Government must stop overlooking '95% less harmful' e-cigarettes, say MPs

Is vaping bad

GETTY VAPING Is it bad your your health? Does it stain your teeth? Are E-cigarettes dangerous

"But it does not change the key facts that e-cigarette use is much safer than smoking".

A report by the committee of MPs said the government should support making e-cigarettes more widely used and even consider allowing e-cigarettes on public transport.

According to the report, around 2.9 million people in the United Kingdom are now using e-cigarettes, with an estimated 470,000 using them to help them stop smoking.

"The committee believes that the risk for smokers of continuing to use conventional cigarettes is greater than the uncertainty over the long-term use of e-cigarettes", the report concludes.

Mr Lamb said medically licensed e-cigarettes "would make it easier for doctors to discuss and recommend them as a stop-smoking tool to aid those quitting smoking".

Rules around e-cigarettes should be relaxed to help accelerate already declining smoking rates, MPs have said.

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However, Public Health England claimed recently that e-cigarettes are "95 per cent safer" than conventional smoking.

Although the report recognised the long-term health effects of vaping were not yet known, it said e-cigarettes were substantially less harmful than conventional cigarettes because they contained no tar or carbon monoxide.

- The government, the MHRA (Medicines and Healthcare products Regulatory Agency) and the e-cigarette industry should review how approval systems for stop smoking therapies could be streamlined should e-cigarette manufacturers put forward a product for medical licensing.

Former health minister Norman Lamb - the committee chairman - wants the Government to consider allowing more freedom to advertise e-cigarettes.

It wants a review on the current ban on smoking e-cigarettes in public places and said the government should annually reconsider the evidence about the health effects of e-cigarettes and include heat-to-burn products as part of the review.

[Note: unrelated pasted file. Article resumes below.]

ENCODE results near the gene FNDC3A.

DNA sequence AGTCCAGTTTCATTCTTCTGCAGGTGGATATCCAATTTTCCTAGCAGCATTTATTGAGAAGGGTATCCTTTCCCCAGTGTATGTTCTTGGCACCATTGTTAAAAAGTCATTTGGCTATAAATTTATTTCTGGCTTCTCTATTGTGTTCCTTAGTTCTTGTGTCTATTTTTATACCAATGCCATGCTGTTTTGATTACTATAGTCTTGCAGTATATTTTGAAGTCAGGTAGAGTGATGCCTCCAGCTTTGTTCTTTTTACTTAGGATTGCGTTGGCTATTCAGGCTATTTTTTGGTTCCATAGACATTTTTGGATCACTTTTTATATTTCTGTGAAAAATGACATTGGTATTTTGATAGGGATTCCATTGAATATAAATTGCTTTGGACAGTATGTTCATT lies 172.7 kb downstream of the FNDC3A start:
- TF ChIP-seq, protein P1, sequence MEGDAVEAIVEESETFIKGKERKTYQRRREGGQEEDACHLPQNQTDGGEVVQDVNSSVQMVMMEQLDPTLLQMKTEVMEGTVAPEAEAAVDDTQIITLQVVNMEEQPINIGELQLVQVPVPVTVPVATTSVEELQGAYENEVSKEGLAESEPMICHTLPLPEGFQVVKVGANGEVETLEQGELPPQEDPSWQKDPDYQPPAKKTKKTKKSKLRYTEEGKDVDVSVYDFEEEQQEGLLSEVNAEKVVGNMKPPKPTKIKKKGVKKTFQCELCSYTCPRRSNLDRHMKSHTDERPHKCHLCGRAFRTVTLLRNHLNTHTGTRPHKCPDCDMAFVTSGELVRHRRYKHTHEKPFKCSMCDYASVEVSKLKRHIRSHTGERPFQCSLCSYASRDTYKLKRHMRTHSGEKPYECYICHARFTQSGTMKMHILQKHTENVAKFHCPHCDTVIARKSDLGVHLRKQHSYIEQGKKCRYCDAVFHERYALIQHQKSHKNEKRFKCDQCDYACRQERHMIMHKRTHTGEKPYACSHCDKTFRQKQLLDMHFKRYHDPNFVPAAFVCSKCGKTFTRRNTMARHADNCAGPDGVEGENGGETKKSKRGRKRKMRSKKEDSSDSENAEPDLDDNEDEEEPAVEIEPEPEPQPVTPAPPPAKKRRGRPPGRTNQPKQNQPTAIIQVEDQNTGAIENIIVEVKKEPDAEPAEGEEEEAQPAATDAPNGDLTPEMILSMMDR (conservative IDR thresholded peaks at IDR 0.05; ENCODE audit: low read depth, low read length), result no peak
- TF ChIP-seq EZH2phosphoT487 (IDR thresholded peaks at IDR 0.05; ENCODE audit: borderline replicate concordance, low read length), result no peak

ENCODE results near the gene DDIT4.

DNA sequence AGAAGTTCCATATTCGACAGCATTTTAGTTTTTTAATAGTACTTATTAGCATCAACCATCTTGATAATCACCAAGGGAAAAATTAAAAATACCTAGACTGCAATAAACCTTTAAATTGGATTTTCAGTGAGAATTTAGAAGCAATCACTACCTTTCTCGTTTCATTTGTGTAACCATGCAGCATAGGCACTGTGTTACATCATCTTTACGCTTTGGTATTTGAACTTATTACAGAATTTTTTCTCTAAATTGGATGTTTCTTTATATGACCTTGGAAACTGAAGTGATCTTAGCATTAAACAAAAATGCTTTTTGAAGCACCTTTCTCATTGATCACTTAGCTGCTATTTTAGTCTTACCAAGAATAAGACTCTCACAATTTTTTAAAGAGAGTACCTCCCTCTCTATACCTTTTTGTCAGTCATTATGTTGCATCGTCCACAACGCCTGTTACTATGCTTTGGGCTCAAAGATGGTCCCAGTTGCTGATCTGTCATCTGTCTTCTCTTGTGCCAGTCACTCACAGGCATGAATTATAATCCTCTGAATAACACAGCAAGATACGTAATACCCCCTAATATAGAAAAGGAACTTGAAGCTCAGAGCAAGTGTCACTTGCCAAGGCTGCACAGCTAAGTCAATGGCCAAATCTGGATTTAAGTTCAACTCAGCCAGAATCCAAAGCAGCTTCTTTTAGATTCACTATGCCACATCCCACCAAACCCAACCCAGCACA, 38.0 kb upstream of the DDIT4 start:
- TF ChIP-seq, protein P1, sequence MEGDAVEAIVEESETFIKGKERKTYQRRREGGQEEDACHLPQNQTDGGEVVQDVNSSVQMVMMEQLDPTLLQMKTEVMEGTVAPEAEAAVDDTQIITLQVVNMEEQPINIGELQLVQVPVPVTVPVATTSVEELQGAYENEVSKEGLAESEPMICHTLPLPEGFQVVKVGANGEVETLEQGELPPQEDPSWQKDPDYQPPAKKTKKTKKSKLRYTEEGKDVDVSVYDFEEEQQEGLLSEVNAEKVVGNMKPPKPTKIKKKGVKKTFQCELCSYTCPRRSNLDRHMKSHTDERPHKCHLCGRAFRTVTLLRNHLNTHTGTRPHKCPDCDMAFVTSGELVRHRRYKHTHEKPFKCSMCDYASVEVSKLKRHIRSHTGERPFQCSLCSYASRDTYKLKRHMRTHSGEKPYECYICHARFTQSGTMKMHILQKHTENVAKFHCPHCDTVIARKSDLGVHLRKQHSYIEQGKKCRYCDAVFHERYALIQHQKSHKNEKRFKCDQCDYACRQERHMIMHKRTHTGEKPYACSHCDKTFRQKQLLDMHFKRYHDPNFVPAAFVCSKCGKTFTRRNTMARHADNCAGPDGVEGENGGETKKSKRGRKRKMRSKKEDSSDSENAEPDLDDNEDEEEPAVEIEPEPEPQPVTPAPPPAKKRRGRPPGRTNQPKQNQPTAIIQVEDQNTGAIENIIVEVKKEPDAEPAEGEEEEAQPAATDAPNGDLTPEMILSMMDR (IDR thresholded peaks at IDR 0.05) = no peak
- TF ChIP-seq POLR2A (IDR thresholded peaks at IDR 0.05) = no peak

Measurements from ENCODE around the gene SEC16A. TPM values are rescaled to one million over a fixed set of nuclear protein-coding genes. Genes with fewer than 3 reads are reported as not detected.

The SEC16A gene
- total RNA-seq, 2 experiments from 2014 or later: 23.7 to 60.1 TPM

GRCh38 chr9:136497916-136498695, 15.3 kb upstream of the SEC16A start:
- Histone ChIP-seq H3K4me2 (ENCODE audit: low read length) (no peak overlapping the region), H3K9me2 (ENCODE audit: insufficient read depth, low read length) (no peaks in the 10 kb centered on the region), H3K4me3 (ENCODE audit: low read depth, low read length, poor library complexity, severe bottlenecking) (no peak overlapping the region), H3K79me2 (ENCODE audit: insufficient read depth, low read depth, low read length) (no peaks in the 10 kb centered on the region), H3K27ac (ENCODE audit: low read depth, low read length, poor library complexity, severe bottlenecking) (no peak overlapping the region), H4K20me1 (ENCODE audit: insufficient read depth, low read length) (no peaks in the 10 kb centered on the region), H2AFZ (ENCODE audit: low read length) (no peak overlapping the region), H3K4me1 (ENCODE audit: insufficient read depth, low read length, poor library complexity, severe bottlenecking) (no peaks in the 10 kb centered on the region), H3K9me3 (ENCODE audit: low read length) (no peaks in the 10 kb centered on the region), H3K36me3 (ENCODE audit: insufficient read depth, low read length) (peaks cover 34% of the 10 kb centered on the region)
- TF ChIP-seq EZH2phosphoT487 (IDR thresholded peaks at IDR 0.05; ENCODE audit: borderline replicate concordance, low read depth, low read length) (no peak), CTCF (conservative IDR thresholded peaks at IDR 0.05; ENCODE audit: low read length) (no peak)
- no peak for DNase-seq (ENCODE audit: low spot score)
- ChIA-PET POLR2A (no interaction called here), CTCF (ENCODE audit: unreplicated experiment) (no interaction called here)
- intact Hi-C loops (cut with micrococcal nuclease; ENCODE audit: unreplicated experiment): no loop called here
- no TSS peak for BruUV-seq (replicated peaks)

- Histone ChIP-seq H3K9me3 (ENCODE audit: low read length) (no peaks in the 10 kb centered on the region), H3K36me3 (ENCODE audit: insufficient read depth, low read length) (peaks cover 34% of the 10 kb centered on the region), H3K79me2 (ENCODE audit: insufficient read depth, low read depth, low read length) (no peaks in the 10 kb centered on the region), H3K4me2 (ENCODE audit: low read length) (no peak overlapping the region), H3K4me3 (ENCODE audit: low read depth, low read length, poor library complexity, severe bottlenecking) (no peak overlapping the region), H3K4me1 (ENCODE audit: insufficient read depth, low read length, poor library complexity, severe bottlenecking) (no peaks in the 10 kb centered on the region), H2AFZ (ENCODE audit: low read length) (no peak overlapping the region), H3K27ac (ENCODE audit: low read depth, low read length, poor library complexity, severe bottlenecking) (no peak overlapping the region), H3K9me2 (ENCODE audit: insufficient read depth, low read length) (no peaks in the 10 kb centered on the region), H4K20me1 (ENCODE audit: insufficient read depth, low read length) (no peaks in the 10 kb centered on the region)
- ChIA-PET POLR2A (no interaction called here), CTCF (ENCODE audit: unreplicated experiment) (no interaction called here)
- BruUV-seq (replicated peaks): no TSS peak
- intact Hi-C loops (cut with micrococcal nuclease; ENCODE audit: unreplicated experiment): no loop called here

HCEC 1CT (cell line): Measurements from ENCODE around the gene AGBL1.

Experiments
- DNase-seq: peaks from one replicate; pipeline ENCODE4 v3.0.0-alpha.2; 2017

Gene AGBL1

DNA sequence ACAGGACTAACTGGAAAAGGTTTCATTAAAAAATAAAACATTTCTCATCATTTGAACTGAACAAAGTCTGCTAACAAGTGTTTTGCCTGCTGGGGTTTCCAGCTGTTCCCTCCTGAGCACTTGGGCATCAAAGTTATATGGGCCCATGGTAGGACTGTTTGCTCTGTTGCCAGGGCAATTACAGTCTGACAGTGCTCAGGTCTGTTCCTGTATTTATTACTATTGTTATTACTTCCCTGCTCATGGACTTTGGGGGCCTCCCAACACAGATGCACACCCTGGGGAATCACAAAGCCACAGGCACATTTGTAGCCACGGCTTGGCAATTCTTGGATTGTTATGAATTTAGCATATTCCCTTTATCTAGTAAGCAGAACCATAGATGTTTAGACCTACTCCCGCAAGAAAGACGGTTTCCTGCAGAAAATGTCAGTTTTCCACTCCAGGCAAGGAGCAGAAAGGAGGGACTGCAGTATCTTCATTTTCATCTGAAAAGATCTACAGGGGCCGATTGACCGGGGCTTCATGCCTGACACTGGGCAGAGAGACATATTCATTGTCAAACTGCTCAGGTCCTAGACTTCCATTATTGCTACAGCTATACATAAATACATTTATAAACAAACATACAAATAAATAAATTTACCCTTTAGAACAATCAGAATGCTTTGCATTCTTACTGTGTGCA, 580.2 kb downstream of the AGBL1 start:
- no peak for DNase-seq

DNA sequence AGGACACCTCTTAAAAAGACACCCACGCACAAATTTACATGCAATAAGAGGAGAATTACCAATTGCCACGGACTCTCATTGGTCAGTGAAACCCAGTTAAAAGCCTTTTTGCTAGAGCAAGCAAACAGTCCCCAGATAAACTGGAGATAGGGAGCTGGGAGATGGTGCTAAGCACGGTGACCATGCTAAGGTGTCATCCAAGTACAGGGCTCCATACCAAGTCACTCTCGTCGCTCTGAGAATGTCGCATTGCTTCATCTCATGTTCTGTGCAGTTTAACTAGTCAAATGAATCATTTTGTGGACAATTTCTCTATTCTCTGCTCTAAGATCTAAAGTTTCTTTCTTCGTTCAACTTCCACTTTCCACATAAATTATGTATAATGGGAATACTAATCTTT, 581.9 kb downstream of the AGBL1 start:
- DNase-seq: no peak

Martin Dockrell, of Public Health England, added: "There is good evidence that positive messages on pack inserts can help people quit".

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-End the prohibition of snus, an oral tobacco product banned by the European Union.

The government has been urged to make e-cigarettes available on the NHS after a probe by MPs found numerous health concerns around "vaping" are wrong.

'The UK leads the world in harm reduction from tobacco and there is no evidence that they are acting as a gateway into smoking for young people'.

They also said the government should look again at regulations limiting e-juice refill strengths and tank sizes which were brought in by the EU.

For example, it said it was "unacceptable" that a third of the 50 NHS mental health trusts in England had a ban on e-cigarettes on their premises, when there was a "negligible health risk" from second hand e-cigarette vapour.

'This is about comparing e-cigarettes to normal cigarettes, not fresh air.

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Laws around using the e-cigarettes in public spaces should also be relaxed, advised the committee. Meanwhile, 7.4 million people (15.1 percent of people aged 18 years and above) are classified as current smokers, according 2017 data from the Office for National Statistics.

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